• How do you own your assets? Did you know that if you hold an asset “joint with right of survivorship (JTWROS)” the survivor will inherit it, as opposed to it being distributed according to your will? Is the payment of probate fees a concern?
  • Did you inadvertently change the ownership of your assets (to “JTWROS”) such that your estate plan no longer works as planned?
  • Is there an opportunity to save probate and other estate costs on certain assets that doesn’t require probate—private company shares for example?
  • Does your jurisdiction have rules over type of planning?
  • Have the appropriate beneficiary designations been made for registered plans (RRSPs, RPPs, DPSPs, TFSAs) and insurance policies?

 

  • Could your beneficiaries benefit from a structure that reduces taxes on income
  • Is there a buy-sell agreement in place? Are there any other shareholder agreements that govern the effective and efficient wind-up or sale of your business? Are they structured properly? Is the proper amount and type of insurance in place to provide the business liquidity? What if a key person becomes incapacitated—do you have proper insurance to implement a contingency plan?
  • Should consideration be given to an estate freeze to minimize your tax liability and allow the future growth to accrue to your children or successors?
  • If your family carries on your business, will there be enough liquidity to see them through the transition period after your death?
  • Does your business take advantage of the $10,000 tax-free death benefit or the ability to pay out tax-free dividends through the capital dividend account?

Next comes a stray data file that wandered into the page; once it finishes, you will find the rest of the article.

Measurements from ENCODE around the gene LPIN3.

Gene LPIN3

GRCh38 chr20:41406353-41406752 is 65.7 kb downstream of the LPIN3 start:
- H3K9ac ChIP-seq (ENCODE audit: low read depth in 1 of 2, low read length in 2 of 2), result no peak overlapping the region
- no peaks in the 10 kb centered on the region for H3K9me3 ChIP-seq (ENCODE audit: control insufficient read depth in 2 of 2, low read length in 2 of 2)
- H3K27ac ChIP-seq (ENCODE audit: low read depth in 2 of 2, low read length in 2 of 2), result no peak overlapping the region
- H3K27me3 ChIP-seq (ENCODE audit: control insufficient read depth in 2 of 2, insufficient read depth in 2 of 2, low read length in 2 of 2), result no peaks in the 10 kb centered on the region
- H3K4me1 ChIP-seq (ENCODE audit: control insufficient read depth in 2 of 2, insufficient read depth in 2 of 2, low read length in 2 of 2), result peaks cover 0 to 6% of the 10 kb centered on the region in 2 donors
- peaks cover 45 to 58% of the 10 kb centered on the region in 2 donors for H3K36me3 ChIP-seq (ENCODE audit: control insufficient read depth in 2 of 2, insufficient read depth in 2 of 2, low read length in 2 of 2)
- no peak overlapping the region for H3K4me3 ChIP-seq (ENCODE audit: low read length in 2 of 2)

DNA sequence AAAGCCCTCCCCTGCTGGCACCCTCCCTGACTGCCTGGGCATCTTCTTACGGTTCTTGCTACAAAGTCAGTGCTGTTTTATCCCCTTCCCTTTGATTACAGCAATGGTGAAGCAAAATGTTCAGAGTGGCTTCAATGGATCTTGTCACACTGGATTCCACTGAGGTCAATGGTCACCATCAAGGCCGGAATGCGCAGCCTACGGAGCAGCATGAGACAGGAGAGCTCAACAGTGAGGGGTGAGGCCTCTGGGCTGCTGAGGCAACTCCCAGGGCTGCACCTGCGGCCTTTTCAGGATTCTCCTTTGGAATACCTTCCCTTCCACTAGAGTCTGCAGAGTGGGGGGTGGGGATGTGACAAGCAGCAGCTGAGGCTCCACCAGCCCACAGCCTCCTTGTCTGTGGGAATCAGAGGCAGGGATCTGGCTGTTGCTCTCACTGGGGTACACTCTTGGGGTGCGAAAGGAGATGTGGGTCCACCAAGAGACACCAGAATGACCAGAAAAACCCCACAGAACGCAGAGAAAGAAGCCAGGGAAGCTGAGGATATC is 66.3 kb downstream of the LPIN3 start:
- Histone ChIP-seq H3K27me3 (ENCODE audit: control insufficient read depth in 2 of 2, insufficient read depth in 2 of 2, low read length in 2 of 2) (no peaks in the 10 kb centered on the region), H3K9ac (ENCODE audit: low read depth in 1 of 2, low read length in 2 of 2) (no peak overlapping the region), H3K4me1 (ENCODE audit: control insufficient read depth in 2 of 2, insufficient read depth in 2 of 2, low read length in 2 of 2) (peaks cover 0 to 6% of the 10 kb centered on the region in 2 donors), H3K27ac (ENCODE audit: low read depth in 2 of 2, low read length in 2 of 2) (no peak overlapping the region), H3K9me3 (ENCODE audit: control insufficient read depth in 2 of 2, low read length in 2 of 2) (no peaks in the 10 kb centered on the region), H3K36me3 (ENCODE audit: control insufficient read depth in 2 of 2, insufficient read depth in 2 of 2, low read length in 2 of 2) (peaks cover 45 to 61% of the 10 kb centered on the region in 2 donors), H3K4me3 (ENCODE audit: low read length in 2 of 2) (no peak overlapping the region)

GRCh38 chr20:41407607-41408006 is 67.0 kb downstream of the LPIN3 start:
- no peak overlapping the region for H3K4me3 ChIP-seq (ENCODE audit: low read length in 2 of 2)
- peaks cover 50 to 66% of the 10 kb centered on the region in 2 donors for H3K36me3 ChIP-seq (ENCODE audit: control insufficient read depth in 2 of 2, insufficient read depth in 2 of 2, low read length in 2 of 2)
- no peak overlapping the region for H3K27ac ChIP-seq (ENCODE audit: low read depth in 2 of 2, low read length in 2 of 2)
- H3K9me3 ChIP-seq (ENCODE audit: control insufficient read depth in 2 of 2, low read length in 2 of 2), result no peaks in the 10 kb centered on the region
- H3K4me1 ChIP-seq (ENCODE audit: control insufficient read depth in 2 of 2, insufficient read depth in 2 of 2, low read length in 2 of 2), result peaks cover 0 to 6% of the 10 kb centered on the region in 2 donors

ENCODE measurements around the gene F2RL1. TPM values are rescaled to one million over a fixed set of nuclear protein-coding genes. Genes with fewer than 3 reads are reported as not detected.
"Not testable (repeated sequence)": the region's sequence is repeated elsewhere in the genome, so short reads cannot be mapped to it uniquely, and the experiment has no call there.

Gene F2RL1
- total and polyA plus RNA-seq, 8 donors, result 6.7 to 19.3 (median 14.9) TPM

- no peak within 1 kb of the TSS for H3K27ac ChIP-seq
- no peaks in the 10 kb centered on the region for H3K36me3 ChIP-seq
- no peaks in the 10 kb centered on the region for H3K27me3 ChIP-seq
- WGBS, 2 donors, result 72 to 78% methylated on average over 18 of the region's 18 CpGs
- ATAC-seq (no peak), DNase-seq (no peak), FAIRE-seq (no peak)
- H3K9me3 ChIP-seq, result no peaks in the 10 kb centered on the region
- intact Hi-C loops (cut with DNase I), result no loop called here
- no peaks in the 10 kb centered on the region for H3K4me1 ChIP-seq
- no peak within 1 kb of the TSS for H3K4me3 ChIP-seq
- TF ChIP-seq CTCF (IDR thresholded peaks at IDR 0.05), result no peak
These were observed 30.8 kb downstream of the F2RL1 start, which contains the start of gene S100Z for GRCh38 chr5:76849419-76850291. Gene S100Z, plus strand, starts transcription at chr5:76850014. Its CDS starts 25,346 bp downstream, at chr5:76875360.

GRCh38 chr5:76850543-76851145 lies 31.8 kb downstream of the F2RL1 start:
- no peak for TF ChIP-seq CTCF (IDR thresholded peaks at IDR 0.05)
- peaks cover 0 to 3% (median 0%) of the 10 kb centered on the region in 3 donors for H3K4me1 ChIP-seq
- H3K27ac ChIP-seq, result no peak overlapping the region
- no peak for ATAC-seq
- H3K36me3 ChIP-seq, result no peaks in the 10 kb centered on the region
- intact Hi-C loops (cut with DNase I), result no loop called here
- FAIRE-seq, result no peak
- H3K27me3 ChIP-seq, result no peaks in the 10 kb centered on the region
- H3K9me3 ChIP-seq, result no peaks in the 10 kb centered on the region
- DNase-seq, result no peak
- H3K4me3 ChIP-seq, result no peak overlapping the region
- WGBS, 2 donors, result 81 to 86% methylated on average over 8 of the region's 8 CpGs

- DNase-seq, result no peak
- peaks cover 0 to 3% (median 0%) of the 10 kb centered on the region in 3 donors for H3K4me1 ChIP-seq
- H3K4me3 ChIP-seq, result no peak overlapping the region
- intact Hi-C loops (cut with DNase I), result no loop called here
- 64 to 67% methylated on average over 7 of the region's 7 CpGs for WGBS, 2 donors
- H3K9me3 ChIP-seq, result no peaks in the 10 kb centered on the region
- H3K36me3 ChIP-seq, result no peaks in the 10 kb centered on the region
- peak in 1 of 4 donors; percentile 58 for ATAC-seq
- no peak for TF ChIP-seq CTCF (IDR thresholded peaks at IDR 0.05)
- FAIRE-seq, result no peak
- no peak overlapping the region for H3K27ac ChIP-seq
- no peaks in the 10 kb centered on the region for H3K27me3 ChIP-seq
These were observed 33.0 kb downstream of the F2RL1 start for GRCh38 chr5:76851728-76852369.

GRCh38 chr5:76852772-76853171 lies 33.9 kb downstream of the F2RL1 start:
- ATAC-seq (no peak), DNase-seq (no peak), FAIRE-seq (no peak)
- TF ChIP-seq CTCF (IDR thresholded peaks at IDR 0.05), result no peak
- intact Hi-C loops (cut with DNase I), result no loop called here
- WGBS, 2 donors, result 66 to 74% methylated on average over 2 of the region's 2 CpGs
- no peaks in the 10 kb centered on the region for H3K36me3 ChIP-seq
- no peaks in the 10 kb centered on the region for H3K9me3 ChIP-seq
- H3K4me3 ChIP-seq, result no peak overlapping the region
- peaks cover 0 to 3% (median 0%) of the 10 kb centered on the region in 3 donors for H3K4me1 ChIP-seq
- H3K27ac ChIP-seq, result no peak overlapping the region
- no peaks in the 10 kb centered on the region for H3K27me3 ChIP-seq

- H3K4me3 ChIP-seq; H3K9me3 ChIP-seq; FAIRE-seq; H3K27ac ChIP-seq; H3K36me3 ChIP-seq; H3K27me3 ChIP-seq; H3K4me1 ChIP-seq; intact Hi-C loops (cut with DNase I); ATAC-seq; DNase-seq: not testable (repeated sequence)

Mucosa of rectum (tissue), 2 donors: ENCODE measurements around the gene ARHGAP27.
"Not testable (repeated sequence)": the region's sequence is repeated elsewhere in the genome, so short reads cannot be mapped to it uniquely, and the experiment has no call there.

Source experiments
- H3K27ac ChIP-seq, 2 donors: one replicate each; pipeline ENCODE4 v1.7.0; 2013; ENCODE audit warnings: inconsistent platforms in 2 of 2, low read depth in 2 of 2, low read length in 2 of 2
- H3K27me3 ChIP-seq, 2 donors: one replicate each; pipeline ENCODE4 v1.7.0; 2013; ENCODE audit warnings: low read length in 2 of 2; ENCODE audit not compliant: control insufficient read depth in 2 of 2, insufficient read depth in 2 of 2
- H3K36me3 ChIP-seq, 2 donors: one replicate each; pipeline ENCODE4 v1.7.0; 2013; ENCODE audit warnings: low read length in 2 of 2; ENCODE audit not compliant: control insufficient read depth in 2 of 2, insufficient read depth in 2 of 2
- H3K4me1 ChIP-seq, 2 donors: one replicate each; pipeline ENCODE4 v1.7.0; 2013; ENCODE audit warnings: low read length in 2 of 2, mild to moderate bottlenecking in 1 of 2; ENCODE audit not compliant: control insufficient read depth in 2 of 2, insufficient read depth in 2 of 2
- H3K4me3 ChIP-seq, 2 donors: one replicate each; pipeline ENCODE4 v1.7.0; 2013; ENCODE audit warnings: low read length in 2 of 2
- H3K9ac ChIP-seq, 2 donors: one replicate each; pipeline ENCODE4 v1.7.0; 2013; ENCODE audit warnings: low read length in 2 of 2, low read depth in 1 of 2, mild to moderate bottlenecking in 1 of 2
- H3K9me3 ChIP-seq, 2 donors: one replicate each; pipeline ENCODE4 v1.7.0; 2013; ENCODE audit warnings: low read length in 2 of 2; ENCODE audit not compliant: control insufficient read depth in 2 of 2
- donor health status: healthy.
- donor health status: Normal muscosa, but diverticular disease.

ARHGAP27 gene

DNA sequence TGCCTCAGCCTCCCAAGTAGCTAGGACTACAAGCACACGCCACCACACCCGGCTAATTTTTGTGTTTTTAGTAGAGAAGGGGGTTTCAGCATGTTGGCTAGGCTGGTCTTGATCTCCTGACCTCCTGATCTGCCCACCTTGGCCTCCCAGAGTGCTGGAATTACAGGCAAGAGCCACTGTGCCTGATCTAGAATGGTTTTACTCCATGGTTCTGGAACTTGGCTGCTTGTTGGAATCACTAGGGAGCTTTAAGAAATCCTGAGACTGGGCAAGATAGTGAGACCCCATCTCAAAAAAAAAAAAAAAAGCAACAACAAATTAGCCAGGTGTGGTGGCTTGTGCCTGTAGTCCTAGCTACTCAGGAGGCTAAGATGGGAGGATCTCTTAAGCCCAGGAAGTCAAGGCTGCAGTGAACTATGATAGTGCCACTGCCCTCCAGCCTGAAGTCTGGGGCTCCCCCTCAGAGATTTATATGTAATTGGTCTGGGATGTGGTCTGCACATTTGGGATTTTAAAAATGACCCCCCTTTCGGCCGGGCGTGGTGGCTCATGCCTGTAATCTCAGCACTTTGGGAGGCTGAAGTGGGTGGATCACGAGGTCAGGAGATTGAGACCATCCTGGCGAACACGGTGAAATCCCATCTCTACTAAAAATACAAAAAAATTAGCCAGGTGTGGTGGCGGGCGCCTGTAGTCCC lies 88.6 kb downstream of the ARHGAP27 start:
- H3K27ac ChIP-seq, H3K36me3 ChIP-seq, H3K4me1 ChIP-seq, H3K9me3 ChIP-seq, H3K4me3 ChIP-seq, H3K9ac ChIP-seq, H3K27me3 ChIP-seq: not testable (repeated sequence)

• Are you (or your spouse) a dual citizen or do you own any assets outside Canada? If yes, have you considered potential U.S. estate tax issues? Are there any plans to move out of the jurisdiction in the future?
  • Do you have sufficient liquid assets to cover tax liabilities?
  • Does your estate plan address the potential for double taxation on your estate?
  • Do your executors/trustees/beneficiaries reside in Canada? Do they plan to remain here? Have you addressed all the legal and tax implications associated with foreign jurisdictions?

When it comes to preparing an effective estate plan, there are many issues to consider

and the whole is greater than the sum of the parts. Each piece of the estate plan must be addressed as part of the overall picture to ensure all components are working effectively together to deliver the best results. It’s important that you have a holistic discussion with a professional experienced in trust and estate planning. Do it now while the sun is still shining.

 

Note: The tax rates used in this article are based on current Ontario rates.